2. wideEyedPupil 6 years ago

    These people like Rio Tinto and the Liberal Party should be sent a damages bill every year for climate change damages to the economy, environment and health. They’d soon be bankrupt if they actually put their money where there mouth is.

  3. JohnRD 6 years ago

    Joe hockey”s budget would be looking a lot healthier if all the subsidies and tax breaks that the fossil carbon industry believes they are entitled to were ended.
    It is worth noting the Rio is one of the companies leading the charge to robotic mining. They can hardly claim to be job creators.

  4. George Takacs 6 years ago

    So this guy wants the RET wound back because he says it is distorting price signals, but then he wants the government to invest in CCS. Isn’t that also distorting price signals?

    • wideEyedPupil 6 years ago

      No because nothing will ever get CCS to be commercially viable and even the researchers working on it at Australia universities know hat and will privately admit it.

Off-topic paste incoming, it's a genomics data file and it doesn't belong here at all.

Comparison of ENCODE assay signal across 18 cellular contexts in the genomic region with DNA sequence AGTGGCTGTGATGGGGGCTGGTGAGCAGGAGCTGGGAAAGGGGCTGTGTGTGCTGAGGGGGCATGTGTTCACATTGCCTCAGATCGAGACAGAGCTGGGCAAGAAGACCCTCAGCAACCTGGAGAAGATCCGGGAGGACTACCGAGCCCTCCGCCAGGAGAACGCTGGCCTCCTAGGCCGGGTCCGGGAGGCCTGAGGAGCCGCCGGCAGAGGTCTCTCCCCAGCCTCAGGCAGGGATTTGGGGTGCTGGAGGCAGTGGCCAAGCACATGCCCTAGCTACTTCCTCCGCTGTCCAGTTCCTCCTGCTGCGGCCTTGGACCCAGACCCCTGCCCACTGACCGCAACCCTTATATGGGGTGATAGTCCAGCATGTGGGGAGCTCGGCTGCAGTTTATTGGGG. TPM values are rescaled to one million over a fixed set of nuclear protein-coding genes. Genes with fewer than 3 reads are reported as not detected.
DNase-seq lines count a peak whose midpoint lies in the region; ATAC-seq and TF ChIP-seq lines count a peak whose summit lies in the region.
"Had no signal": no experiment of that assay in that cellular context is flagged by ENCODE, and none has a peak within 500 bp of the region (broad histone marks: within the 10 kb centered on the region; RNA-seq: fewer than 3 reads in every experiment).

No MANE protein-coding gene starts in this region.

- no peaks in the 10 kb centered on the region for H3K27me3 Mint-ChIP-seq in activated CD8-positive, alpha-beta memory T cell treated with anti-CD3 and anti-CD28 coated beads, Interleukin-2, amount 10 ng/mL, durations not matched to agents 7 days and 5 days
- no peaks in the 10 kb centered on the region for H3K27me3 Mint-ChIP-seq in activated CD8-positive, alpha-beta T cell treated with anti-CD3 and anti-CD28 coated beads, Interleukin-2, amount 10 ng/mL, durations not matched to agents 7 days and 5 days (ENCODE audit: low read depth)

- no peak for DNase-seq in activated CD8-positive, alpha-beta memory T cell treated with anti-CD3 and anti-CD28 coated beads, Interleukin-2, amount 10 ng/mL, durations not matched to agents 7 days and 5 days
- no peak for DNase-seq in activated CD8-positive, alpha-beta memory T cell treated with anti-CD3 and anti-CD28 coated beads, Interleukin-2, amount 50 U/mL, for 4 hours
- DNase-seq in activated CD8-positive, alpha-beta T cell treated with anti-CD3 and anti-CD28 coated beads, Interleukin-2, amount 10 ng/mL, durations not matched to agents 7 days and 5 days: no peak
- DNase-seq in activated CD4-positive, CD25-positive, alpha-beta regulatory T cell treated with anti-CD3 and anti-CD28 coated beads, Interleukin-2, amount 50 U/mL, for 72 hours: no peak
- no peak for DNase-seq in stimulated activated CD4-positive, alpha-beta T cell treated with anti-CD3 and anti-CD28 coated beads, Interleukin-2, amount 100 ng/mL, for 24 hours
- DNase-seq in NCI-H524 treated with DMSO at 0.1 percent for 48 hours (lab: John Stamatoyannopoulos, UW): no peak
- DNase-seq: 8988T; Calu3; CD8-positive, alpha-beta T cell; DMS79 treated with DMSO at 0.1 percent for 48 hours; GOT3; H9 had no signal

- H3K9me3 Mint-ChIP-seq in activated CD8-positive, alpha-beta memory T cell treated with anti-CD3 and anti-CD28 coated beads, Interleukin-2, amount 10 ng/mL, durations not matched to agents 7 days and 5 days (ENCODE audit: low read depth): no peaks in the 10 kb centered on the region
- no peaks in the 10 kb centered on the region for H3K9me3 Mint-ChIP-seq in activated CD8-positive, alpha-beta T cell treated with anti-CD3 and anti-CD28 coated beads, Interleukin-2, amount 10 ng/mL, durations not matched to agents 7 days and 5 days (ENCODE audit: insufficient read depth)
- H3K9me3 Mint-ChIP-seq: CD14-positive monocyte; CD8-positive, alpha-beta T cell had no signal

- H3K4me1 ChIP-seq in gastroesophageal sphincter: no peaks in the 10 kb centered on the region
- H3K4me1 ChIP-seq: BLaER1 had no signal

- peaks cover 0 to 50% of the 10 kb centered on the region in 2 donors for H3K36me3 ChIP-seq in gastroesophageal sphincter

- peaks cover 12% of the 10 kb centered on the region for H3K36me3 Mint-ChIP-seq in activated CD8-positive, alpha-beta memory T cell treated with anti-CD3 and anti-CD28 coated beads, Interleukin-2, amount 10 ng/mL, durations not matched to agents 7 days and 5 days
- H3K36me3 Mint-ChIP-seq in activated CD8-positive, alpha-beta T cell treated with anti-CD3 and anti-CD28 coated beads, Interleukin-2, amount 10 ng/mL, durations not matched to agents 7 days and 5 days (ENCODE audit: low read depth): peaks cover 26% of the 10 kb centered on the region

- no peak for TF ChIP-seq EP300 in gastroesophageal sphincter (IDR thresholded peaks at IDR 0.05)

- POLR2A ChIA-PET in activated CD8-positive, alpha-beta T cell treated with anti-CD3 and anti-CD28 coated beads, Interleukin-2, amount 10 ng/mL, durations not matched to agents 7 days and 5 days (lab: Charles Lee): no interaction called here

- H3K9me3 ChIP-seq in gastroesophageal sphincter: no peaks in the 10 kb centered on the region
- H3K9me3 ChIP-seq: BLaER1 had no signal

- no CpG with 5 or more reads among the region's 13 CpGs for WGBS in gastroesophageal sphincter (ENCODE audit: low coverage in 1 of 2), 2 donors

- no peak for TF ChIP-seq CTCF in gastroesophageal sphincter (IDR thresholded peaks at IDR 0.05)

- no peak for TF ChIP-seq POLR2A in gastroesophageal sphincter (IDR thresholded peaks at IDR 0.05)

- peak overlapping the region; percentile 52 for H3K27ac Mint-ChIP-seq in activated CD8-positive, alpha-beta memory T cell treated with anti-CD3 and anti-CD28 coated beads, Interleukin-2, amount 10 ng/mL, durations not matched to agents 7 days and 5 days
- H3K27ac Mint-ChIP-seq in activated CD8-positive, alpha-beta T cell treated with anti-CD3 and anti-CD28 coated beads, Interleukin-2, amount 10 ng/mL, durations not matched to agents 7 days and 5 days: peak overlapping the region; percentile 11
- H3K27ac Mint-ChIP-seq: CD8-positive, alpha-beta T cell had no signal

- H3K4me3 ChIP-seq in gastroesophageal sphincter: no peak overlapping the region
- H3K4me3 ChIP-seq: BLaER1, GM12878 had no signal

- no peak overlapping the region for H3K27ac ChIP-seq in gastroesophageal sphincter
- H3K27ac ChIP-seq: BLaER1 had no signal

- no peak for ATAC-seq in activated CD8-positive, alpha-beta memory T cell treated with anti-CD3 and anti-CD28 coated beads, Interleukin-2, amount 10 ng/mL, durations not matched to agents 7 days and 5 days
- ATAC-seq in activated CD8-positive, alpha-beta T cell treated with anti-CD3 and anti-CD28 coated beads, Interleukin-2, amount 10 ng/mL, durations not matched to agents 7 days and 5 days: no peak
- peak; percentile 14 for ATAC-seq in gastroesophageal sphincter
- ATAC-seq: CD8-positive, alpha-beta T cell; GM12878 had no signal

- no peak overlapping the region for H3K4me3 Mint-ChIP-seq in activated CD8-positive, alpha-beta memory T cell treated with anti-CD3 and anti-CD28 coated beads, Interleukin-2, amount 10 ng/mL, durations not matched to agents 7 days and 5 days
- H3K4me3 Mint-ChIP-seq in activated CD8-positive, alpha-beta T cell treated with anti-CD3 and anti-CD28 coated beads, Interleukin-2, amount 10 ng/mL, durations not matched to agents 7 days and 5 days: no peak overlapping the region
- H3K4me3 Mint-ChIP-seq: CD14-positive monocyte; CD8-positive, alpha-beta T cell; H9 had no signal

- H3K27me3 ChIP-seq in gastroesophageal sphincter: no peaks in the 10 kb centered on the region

5. johnnewton 6 years ago

    Seriously how long can they keep their heads in the tar sands?

  6. Martin 6 years ago

    “The RET is distorting the proper price signals..”
    What about the negative externalities of fossil and fissile fuels, Mr Ferguson? No price distortion there?
    (Note: Fissile fuels don’t play a role in the NEM yet, but that could be the next push.)

    • wideEyedPupil 6 years ago

      Ferguson uses words like distortion to a) sound like he studied economics and b) to protest interruptions to a sick industrial fantasy which he sold his soul for many moons ago.

  7. Christopher Nagle 6 years ago

    People have gone to war for much less than this. A climate change disaster will make the losses suffered in the world wars seem like entre for a far more terrible main course. The stakes now being played for on this are the largest ever placed. Our rhetoric needs to start reflecting this. We are all playing for keeps on the lives of future generations, if not our own. If these oligarchs cannot find it in their hearts to do the right thing, then we too must cloak our humanity and do what must be done to save ourselves.

    • Alen 6 years ago